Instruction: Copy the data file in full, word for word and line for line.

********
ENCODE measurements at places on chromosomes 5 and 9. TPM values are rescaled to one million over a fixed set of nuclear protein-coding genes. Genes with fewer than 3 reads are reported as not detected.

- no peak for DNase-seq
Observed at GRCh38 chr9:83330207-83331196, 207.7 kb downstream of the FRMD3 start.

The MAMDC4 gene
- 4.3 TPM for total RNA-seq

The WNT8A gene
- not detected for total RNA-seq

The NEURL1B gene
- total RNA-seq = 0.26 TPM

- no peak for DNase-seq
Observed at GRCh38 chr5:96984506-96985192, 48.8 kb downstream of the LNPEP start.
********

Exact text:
ENCODE measurements at places on chromosomes 5 and 9. TPM values are rescaled to one million over a fixed set of nuclear protein-coding genes. Genes with fewer than 3 reads are reported as not detected.

- no peak for DNase-seq
Observed at GRCh38 chr9:83330207-83331196, 207.7 kb downstream of the FRMD3 start.

The MAMDC4 gene
- 4.3 TPM for total RNA-seq

The WNT8A gene
- not detected for total RNA-seq

The NEURL1B gene
- total RNA-seq = 0.26 TPM

- no peak for DNase-seq
Observed at GRCh38 chr5:96984506-96985192, 48.8 kb downstream of the LNPEP start.